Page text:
The Tennessee Wildlife Resources Agency has expanded the Chronic Wasting Disease Zone in West Tennessee yet again. Initially when CWD was first detected the zone included three counties. It has now been expanded to include eight counties.
CWD is a contagious and a fatal neurological disorder that affects members of the deer family known scientifically as cervids which, in Tennessee, include deer and elk. Currently, 26 other states and three Canadian provinces have documented the presence of CWD. It is transmitted through animal-to-animal contact, animal contact with a contaminated environment, and with contaminated feed or water sources. While CWD is considered 100 percent fatal once contracted, it is not known to harm humans or livestock.
A special season for hunters to harvest additional deer was open in the CWD Zone until Jan. 31, 2019. TWRA says it sampled more than 2,700 deer for the disease in the zone with the assistance of hunters.
“Thanks to the cooperation of hunters and efforts by Agency staff, we exceeded our sampling goals for the CWD Management Zone,” said Chuck Yoest, CWD Coordinator. “The information gathered from these efforts is critical to developing a successful long-term CWD management plan.”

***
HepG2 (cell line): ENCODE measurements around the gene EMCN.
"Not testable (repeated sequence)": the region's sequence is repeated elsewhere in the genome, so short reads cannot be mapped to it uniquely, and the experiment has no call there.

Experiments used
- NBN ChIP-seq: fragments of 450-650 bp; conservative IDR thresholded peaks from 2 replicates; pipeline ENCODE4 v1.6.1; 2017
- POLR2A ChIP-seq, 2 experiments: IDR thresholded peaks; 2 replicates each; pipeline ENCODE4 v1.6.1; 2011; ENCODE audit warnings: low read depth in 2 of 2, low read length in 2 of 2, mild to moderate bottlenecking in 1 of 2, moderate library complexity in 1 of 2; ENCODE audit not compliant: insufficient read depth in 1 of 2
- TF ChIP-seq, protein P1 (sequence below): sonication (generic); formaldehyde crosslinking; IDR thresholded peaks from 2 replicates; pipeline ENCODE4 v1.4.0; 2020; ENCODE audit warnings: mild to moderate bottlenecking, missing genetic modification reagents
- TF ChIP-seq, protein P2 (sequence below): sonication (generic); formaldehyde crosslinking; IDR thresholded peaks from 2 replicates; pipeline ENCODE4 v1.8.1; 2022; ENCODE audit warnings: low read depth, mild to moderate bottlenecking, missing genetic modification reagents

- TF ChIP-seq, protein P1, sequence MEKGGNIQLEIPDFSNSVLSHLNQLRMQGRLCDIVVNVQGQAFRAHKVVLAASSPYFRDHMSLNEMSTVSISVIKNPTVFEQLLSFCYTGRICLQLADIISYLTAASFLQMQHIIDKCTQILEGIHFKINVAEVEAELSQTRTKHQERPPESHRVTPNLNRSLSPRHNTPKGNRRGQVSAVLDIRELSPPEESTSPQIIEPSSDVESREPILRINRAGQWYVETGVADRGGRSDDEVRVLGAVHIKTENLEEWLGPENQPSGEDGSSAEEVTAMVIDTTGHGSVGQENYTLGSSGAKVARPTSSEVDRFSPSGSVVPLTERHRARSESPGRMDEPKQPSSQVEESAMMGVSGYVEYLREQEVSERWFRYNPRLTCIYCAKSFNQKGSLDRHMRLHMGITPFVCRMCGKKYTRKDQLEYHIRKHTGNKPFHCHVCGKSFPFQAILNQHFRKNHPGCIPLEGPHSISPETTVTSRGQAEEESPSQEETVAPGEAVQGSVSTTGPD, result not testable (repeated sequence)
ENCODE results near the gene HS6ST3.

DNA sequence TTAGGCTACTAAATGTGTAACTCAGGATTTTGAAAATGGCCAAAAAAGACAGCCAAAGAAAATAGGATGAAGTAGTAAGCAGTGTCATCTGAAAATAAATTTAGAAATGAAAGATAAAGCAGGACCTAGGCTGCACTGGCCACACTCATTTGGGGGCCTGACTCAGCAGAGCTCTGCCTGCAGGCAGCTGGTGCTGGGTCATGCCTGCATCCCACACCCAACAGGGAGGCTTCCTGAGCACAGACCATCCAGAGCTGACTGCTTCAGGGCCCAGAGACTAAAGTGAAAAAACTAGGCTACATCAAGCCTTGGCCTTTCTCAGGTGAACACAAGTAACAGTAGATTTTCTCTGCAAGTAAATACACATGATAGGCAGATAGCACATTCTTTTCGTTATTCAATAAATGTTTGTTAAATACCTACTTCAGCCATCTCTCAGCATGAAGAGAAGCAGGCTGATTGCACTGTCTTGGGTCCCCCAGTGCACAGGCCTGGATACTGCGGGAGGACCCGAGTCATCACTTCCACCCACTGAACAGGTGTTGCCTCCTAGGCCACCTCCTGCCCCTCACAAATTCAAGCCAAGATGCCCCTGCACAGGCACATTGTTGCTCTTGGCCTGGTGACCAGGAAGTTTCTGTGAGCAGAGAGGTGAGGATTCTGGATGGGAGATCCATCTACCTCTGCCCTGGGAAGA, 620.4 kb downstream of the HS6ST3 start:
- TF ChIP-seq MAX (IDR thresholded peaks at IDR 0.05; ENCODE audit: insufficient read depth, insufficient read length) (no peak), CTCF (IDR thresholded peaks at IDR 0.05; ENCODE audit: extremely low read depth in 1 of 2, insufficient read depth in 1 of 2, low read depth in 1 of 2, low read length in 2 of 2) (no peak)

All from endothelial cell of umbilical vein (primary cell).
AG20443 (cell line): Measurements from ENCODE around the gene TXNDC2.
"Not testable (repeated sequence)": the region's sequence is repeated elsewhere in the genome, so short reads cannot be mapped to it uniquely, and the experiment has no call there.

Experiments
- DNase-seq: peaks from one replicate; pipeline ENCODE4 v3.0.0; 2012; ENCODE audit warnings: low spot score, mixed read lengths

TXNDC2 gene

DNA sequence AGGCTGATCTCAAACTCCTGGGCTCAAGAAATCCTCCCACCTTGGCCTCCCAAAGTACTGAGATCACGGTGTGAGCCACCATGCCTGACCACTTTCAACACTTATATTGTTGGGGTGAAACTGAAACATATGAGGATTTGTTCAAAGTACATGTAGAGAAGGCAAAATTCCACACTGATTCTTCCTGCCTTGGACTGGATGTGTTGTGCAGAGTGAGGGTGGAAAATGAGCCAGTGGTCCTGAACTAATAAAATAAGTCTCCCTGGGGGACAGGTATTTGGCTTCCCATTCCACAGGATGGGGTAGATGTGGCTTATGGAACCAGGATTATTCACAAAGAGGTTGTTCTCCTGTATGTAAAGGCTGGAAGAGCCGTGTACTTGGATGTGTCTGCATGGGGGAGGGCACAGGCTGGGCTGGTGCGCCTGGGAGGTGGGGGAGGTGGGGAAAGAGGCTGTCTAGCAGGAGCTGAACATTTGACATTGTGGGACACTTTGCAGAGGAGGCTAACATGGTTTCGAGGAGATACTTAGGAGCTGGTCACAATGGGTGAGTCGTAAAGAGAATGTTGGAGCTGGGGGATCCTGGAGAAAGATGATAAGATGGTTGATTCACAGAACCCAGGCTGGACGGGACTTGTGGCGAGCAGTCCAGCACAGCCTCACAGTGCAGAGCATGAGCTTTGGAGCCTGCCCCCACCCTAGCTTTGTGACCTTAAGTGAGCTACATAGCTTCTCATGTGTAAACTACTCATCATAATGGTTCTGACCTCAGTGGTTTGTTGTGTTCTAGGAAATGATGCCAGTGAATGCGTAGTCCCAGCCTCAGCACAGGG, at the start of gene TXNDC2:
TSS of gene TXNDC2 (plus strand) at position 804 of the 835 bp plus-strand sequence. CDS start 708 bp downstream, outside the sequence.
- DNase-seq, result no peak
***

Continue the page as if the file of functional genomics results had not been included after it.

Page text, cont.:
The CWD Management Zone, established in December, now includes Chester, Fayette, Hardeman, Haywood, Madison, McNairy, Shelby, and Tipton. Tipton County was just added this week upon confirmation of a CWD positive deer harvested near its border in the adjacent Fayette County.
Statewide, TWRA was able to obtain samples from almost 5,400 deer during the 2018-19 deer hunting seasons. All CWD positives found were in Fayette, Hardeman, and Madison counties.
It will take until later in February for all the results from the samples to be received by the TWRA. Once the results are received and analyzed, final development of the long-term CWD management plan will be completed.